Macroecology is an approach to science that emphasizes the description and explanation of patterns and processes at large spatial and temporal scales. Some scientists liken it to seeing the forest through the trees, giving the proverbial phrase an ecological twist. The term itself was first introduced to the modern literature by James H. Brown and Brian A. Maurer in a 1989 paper, and it is Brown’s classic 1995 study, Macroecology, that is credited with inspiring the broad-scale subfield of ecology. But as with all subfields, many modern-day elements of macroecology are implicit in earlier works dating back decades, even centuries.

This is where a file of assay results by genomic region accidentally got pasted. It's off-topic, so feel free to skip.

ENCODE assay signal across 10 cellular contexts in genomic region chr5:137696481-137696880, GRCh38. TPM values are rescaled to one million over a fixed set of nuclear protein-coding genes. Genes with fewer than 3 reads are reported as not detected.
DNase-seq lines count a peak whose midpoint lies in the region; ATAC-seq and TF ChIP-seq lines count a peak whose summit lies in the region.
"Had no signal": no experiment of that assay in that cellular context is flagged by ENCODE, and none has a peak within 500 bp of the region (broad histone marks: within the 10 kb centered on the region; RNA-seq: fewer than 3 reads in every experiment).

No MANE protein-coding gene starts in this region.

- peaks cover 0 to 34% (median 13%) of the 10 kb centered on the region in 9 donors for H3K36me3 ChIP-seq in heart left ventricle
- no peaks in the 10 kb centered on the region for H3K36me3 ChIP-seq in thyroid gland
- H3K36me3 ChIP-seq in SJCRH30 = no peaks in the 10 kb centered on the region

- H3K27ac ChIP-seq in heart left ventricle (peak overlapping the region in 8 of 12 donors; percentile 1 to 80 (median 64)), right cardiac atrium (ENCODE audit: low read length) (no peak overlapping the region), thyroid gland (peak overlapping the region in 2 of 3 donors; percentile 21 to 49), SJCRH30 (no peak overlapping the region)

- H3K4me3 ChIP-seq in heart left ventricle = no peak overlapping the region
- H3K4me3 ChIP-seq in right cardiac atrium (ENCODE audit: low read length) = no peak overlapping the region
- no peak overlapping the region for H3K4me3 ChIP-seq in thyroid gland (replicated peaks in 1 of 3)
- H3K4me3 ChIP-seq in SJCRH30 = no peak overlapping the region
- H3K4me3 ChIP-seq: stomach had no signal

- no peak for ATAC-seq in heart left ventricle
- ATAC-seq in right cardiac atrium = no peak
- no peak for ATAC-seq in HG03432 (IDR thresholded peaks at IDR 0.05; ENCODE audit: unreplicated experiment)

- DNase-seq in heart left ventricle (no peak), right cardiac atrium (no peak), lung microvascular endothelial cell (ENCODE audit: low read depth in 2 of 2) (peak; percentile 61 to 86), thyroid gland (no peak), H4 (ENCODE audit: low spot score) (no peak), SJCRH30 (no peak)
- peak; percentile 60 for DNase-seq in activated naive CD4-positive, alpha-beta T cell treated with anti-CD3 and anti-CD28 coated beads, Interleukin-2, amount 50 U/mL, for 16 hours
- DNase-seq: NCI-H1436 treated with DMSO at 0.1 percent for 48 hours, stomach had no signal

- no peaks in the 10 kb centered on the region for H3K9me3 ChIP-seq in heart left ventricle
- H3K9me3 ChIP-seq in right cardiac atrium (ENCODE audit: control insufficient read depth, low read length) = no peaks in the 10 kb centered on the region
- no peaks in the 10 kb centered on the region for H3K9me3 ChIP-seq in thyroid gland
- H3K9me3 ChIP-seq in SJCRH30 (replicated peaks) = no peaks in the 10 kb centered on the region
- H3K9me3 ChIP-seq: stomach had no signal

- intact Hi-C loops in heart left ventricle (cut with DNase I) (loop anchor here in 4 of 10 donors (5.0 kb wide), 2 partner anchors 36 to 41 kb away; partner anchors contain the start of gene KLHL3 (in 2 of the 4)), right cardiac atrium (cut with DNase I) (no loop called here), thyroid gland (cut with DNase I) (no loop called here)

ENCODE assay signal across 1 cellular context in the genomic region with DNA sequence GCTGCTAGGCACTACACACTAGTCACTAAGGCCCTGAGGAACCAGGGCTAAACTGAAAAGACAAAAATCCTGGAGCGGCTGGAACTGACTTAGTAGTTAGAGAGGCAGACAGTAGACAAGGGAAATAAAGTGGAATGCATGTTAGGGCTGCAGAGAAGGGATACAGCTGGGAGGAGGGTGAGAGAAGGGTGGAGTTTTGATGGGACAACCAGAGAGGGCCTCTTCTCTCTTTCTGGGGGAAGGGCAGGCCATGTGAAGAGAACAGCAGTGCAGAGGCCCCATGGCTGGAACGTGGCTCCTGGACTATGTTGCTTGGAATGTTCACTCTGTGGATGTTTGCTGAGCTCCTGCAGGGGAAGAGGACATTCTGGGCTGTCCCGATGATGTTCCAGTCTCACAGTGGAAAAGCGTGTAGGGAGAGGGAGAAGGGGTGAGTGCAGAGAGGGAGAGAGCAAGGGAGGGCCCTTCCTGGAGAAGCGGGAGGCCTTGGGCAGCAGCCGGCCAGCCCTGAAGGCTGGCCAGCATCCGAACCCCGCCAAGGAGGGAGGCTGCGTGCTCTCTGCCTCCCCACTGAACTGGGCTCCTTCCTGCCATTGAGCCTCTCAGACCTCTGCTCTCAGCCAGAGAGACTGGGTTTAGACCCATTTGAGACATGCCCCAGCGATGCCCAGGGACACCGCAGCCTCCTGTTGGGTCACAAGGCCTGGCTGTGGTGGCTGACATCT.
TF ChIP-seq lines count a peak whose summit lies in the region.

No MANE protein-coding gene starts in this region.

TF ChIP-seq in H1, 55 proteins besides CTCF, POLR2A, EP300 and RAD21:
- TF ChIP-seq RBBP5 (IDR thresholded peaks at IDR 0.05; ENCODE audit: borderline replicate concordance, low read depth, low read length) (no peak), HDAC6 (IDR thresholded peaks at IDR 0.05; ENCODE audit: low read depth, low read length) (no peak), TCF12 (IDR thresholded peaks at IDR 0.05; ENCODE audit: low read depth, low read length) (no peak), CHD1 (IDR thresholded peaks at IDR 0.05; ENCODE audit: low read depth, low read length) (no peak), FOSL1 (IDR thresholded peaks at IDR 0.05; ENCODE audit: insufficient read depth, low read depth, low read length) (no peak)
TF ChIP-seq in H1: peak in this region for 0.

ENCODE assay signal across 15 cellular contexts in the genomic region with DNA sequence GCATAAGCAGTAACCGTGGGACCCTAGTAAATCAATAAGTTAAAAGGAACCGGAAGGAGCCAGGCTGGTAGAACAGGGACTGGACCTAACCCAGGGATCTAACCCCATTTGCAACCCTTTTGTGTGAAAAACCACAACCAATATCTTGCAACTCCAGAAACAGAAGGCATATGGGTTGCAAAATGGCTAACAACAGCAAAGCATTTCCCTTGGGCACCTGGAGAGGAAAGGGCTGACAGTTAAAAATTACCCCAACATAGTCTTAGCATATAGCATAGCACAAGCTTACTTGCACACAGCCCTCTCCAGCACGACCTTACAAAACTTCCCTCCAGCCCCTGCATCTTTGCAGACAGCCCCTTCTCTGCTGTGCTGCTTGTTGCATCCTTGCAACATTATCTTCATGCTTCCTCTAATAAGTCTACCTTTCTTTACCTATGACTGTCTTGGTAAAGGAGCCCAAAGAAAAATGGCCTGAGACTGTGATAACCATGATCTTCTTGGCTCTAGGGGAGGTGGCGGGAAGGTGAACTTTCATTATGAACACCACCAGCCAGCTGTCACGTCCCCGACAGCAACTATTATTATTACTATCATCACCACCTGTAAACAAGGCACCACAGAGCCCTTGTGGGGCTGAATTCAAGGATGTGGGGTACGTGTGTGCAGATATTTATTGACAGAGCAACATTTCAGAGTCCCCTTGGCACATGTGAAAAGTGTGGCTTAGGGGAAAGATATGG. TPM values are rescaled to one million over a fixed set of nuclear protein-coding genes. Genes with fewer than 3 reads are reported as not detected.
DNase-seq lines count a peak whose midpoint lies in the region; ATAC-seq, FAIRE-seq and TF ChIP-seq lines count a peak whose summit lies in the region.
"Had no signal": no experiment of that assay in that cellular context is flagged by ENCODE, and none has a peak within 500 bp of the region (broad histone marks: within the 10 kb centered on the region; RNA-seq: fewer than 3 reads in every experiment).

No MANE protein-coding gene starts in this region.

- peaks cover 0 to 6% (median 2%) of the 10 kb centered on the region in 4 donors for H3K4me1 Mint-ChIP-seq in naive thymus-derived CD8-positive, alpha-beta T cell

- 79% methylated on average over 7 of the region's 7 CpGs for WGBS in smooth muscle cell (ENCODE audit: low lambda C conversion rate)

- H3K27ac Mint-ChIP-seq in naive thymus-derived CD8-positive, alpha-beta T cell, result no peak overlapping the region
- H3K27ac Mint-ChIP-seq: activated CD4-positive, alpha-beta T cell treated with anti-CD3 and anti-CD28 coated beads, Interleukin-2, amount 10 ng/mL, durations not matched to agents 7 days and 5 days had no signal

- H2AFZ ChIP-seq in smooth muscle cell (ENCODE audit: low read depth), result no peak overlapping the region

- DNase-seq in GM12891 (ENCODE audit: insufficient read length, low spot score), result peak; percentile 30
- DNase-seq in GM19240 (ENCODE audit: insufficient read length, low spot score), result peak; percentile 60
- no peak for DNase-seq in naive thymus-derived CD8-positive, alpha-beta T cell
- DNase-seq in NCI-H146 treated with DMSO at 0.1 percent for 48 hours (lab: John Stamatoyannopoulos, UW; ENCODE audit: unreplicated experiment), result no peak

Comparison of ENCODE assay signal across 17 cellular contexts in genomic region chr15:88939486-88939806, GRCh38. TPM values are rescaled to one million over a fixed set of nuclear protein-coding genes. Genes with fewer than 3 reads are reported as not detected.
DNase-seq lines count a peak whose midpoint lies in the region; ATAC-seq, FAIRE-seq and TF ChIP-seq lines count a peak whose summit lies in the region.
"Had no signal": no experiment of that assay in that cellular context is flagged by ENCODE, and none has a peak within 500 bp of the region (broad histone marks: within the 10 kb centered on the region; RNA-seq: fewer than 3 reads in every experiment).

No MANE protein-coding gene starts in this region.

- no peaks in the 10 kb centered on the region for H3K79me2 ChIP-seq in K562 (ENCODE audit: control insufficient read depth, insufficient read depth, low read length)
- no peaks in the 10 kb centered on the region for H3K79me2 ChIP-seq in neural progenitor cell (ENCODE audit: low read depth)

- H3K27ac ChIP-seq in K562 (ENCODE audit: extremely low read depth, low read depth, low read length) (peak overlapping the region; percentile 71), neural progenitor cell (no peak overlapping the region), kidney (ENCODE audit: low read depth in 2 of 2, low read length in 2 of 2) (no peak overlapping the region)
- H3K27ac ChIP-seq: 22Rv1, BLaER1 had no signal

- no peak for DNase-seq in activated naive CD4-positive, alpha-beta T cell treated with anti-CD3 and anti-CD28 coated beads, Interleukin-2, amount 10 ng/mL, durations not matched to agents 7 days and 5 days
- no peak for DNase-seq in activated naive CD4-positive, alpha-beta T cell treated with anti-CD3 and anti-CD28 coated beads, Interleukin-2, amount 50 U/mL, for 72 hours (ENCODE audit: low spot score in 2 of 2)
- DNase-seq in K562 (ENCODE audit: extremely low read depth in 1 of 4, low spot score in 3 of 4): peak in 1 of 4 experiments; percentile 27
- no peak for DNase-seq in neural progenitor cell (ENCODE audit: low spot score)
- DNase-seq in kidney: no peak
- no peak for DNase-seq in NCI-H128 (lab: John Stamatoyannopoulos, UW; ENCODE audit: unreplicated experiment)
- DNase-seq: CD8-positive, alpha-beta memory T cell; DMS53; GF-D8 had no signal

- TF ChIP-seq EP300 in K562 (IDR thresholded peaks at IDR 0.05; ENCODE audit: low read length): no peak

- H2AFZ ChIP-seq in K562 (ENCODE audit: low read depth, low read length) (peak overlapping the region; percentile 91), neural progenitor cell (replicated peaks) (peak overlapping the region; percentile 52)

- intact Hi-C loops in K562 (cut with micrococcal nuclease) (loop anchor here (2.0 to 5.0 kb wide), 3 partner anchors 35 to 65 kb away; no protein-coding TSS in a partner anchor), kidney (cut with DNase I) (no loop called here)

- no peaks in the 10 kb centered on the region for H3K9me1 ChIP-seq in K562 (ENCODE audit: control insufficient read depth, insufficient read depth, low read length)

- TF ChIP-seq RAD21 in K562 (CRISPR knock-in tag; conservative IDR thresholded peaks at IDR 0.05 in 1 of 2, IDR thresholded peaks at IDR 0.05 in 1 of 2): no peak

Foundations of Macroecology charts the evolutionary trajectory of these concepts—from the species-area relationship and the latitudinal gradient of species richness to the relationship between body size and metabolic rate—through forty-six landmark papers originally published between 1920 and 1998. Divided into two parts—“Macroecology before Macroecology” and “Dimensions of Macroecology”—the collection also takes the long view, with each paper accompanied by an original commentary from a contemporary expert in the field that places it in a broader context and explains its foundational role. Providing a solid, coherent assessment of the history, current state, and potential future of the field, Foundations of Macroecology will be an essential text for students and teachers of ecology alike.